After initial financial problems, the District Railway decided to abandon its plans to create an ‘inner circuit‘ and constructed a termini at Mansion Park. A group of disgruntled city financiers decided to create a separate company to complete the railway called the Metropolitan Inner Circle Completion Company in 1874. With support from the District Railway, the company received Parliamentary authority on 7 August 1874, however the company struggled to raise enough funds therefore the time to complete the ‘inner circuit‘ was extended to 1876.
The Metropolitan Railway and Distinct Railway began to run services from ‘St Mary's Curve‘ to New Cross on 1 October 1884. The ‘inner circuit‘ had is opening ceremony on 17 September 1884, with services beginning on 6 October 1884. The District Railway began to run services to Whitechapel on the same day.
Further Extensions to the District Railway
The District Railway obtained running rights, over existing mainline railway service, to extend services from Putney Bridge to Wimbledon on 3 June 1889. Later obtaining rights from the Whitechapel and Bow Railway, to run services to Bow Road on 2 June 1902, with some services running though to Whitechapel and Upminster
The District Railway proposed the creation of the Ealing and South Harrow Railway, in 1892, which would construct a route from Ealing to South Harrow. Construction of the new route began in 1897, and by 1899 the route was largely completed. However, due to low predictions of passengers prevented the route from opening. The District Railway ran into further financial difficulties and was bailed out by the Metropolitan Railway who constructed a branch to Uxbridge, with the District Railway constructing a railway between South Harrow and Raynes Lane, the branch opened on 4 July 1904.
Developing Electrification on the District Railway
The District and Metropolitan Railways both faced stiff competition with the new electric underground railways, such as the City and South London Railway (CSLR) and Central London Railway (CLR). Steam was proving extremely unpopular, the Metropolitan and District Railways both lost a combined four million passengers between 1899 and 1900.
Electrification was the way forward for these railways, however this was still in its infancy. An agreement was needed to provide an electric service over the ‘inner circuit‘ (Circle line) because if the joint ownership. An experimental train between Earls Court and High Street Kensington was introduced for six months.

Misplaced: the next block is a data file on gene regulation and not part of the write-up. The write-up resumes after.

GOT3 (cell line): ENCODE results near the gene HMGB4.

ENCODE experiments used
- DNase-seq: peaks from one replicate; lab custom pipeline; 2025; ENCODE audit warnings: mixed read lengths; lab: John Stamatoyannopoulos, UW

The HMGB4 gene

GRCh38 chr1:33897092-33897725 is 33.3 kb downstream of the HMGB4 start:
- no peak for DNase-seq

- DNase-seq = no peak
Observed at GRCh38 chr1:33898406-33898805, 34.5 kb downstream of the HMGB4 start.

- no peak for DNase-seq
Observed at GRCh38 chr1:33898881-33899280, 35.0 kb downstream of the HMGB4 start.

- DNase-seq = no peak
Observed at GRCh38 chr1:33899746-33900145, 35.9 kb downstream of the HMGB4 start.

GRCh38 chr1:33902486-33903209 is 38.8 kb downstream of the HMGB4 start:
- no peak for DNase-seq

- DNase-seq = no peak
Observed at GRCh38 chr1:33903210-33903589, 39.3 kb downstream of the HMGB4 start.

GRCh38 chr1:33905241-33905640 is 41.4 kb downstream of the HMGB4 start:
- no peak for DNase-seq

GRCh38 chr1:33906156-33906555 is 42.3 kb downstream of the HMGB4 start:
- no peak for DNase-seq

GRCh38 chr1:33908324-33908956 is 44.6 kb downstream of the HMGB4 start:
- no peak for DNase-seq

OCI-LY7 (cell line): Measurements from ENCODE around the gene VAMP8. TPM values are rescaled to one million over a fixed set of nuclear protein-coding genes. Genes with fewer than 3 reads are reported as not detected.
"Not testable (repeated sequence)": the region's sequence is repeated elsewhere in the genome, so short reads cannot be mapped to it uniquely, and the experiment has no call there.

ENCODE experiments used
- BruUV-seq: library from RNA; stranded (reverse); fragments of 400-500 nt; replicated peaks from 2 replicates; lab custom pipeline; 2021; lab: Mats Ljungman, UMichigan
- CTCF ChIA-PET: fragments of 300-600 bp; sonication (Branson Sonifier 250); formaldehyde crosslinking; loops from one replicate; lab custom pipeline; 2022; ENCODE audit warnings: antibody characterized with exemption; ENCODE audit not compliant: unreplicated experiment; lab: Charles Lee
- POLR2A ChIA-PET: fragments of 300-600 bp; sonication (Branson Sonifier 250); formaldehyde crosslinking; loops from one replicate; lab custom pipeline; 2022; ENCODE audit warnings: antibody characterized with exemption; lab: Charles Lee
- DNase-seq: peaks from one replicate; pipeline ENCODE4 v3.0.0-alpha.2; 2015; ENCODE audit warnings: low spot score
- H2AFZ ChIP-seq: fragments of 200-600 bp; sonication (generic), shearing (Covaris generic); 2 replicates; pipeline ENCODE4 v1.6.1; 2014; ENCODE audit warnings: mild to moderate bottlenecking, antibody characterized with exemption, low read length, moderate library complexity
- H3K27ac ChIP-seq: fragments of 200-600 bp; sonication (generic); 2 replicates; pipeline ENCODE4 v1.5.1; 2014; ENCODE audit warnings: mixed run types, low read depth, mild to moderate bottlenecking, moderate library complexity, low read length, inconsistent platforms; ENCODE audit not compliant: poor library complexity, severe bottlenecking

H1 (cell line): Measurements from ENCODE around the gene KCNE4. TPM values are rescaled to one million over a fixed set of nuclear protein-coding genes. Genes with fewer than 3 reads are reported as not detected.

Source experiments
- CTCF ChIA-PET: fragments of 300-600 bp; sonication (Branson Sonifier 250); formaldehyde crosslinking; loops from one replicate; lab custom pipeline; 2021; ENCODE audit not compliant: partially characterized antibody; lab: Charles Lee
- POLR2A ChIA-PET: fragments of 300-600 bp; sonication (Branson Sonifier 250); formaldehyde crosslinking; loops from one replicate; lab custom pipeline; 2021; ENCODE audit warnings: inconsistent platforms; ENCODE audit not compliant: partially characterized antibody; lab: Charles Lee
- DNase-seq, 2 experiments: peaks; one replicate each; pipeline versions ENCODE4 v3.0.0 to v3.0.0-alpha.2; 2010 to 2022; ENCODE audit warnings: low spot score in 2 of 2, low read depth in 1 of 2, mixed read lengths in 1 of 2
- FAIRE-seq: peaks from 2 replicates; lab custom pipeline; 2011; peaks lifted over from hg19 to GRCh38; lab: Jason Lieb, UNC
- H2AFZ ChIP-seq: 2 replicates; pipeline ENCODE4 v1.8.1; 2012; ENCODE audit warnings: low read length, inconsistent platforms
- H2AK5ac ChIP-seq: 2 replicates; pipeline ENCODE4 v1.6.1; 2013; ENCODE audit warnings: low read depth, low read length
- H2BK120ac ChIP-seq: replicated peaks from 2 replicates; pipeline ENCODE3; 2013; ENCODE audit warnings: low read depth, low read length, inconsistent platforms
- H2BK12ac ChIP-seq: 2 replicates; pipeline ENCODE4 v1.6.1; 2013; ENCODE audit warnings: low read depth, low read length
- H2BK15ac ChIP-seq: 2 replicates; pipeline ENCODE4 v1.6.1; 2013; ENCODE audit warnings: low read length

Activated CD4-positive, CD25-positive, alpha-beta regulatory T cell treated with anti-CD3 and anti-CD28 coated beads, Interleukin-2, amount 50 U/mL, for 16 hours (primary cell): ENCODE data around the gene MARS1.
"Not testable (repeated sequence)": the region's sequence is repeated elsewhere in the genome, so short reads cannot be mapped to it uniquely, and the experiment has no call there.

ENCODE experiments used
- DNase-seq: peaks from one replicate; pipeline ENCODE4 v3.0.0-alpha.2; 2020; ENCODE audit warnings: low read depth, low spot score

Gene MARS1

The Metropolitan District Electric Traction Company was established on 15 July 1901 by a new investor, Charles Yerkes. The company raised a million pounds to electrify the railway and to provide the construction of a new generating station and new rolling stock. Quickly Charles Yerkes gained control of the District Railway and favoured an electric system that was similar to the ones used on the City and South London Railway (CSLR) and Central London Railway (CLR).
The District railway had permission to construct a deep-level tunnel beneath it‘s subsurface tracks between Earls Court and Mansion House. The District railway purchased the proposed Brompton and Piccadilly Circus Railway in 1898, which had plans to construct a tunnel between South Kensington and Mansion House. These plans where combined with the plans of the Great Northern and Strand Railway with the plan to construct a tunnel between the Strand and Wood Green. These made the Great Northern Piccadilly and Brompton Railway (GNPBR), with the planned tunnel between South Kensington and Mansion House being dropped.
The Underground Electric Railway Companies of London (UECL) was established, its objective was to control the railway companies and manage the planned works. The company took over the Metropolitan District Electric Traction Company on 8 June 1902, paying the shareholders off in cash. The company began constructing a new power station that was capable of powering the District railway and the planned extensions in 1902. The power station called ‘Lots Road Power Station‘ began providing electricity in February 1905.